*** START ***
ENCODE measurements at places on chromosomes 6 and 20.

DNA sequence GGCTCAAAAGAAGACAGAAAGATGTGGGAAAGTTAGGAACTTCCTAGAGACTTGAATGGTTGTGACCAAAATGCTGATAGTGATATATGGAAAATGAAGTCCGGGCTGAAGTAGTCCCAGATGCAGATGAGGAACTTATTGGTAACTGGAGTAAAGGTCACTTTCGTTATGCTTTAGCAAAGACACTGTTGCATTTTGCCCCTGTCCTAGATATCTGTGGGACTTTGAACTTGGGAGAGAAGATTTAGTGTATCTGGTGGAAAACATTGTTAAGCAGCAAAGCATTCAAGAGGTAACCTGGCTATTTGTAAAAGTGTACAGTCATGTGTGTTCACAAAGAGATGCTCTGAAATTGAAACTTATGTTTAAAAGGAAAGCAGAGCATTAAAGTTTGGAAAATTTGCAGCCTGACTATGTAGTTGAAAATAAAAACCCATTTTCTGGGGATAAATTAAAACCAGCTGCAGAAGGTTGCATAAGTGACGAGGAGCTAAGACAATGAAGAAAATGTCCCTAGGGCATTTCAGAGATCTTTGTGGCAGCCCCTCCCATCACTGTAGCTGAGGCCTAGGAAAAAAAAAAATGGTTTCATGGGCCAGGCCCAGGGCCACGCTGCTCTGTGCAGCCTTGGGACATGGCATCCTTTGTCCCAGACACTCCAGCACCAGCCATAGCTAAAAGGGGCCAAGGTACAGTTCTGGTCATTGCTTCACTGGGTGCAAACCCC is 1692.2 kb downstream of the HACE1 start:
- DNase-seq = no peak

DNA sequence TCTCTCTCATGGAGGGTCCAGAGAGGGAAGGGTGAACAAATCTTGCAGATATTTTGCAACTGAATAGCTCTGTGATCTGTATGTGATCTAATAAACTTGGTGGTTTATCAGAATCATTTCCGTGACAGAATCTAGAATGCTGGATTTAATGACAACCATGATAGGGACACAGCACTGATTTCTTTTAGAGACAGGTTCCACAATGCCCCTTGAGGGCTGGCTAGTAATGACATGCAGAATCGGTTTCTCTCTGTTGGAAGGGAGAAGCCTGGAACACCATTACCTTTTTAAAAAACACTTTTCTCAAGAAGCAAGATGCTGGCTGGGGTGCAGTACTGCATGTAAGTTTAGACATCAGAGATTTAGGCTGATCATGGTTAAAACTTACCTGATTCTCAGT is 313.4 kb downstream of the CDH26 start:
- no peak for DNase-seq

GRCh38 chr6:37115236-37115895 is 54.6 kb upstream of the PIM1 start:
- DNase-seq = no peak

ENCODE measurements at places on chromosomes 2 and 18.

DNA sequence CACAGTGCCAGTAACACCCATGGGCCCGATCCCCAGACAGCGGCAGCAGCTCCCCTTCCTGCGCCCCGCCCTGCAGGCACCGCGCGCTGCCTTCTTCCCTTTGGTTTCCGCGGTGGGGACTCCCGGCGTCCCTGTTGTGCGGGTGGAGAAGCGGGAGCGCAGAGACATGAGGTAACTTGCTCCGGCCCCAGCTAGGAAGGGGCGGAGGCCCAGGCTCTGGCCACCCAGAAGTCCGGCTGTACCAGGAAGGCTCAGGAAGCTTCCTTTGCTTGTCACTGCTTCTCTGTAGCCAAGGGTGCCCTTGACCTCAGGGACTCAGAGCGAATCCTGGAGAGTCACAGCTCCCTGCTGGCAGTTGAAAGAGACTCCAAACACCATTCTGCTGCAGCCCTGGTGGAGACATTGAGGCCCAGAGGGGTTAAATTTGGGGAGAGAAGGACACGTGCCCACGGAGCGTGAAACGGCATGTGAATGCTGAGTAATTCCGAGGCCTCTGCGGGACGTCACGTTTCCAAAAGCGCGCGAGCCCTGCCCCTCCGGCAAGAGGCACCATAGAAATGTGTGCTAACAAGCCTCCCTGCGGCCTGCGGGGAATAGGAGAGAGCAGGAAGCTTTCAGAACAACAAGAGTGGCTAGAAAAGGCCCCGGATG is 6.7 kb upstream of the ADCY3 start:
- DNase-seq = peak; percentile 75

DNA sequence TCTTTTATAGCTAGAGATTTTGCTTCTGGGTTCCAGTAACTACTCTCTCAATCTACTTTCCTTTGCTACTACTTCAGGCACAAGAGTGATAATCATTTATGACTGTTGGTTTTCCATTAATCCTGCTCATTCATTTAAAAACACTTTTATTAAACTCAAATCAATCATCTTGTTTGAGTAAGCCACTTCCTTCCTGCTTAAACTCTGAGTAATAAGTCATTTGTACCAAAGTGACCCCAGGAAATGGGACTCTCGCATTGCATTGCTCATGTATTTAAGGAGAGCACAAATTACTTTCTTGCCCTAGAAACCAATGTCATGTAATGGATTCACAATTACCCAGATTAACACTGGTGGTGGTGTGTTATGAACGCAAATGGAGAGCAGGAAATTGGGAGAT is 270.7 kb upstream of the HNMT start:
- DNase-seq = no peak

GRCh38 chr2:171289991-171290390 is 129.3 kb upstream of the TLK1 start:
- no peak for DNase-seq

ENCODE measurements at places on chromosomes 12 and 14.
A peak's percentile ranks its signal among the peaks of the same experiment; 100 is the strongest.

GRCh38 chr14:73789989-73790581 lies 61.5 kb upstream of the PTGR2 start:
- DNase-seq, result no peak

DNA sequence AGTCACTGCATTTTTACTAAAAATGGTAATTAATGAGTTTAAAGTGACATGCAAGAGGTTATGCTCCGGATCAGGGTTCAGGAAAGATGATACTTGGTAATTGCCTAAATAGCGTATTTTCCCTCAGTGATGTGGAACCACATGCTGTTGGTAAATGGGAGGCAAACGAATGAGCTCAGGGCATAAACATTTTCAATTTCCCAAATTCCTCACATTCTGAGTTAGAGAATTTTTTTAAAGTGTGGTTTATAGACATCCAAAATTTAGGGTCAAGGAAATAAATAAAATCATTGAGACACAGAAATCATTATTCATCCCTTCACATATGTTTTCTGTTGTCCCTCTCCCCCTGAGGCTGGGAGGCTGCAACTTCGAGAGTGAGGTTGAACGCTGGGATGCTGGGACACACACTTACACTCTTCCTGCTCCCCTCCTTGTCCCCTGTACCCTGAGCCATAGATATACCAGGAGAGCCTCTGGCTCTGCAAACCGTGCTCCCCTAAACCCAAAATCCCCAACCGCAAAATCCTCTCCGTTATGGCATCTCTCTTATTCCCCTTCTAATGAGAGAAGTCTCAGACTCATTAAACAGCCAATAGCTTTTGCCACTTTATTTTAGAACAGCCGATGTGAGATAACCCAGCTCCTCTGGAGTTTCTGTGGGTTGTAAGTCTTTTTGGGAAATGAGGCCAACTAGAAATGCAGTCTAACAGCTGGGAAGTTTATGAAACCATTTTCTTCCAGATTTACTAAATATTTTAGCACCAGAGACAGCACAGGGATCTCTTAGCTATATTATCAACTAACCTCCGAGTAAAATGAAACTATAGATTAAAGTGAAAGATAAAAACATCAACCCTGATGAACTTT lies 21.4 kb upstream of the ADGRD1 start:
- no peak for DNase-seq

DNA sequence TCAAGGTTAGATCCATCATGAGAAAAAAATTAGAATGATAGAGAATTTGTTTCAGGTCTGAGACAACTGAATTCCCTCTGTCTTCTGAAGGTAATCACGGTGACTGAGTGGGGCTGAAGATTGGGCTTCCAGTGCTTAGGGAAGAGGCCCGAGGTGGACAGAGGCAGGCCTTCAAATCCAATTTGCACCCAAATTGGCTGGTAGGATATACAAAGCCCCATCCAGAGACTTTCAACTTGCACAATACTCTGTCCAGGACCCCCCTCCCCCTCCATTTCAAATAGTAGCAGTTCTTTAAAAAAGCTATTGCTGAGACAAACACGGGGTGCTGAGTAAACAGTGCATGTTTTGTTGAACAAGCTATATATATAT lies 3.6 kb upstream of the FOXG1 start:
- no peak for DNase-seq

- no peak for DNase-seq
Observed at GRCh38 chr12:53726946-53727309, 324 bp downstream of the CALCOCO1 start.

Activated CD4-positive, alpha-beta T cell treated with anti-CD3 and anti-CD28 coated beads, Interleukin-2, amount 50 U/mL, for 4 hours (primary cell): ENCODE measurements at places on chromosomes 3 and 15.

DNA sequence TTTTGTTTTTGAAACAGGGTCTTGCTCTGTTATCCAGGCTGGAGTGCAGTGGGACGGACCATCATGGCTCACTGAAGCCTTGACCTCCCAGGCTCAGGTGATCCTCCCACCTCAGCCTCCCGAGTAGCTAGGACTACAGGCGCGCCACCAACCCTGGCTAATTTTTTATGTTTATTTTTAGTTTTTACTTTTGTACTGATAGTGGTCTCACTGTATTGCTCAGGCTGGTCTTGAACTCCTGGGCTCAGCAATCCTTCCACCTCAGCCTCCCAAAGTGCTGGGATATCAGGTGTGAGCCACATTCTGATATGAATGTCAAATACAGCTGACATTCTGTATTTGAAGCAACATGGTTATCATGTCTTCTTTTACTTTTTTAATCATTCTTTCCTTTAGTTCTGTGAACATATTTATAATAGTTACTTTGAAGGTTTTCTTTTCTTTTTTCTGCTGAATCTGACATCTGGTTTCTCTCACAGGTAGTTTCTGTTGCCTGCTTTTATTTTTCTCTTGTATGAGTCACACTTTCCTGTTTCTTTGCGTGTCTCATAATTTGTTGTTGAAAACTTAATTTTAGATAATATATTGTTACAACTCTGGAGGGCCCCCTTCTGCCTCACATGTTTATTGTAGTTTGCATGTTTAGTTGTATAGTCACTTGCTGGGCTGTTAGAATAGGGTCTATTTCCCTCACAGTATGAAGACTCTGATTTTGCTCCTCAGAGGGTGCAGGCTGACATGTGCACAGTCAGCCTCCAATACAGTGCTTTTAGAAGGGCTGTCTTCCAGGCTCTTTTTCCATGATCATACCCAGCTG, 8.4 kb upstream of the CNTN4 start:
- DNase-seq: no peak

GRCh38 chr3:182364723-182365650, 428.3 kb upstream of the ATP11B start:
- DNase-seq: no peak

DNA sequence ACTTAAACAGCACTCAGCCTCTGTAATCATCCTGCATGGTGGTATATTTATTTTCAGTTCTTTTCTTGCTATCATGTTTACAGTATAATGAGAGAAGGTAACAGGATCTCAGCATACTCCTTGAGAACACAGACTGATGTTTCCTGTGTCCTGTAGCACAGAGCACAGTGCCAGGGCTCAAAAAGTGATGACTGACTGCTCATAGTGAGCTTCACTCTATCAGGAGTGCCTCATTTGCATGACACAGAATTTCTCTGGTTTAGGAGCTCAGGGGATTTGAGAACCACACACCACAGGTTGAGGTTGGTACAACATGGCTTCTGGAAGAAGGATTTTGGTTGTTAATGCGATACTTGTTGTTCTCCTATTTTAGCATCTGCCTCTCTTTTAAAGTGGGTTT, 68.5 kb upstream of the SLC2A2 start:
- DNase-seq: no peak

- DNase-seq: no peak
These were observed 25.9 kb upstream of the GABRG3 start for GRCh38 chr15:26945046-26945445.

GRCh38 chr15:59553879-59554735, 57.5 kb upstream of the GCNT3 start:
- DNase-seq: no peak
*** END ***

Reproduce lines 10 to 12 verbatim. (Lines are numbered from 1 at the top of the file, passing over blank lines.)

- DNase-seq = peak; percentile 75

DNA sequence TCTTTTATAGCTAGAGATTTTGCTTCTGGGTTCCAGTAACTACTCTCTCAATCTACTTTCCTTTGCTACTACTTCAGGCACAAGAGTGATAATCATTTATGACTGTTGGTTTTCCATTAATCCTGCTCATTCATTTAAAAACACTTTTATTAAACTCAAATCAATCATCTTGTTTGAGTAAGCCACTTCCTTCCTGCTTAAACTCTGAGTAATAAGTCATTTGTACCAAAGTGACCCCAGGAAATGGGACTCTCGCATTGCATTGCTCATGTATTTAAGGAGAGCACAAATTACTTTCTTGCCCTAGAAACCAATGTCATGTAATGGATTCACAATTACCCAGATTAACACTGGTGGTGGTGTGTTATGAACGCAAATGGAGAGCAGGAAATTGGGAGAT is 270.7 kb upstream of the HNMT start:
- DNase-seq = no peak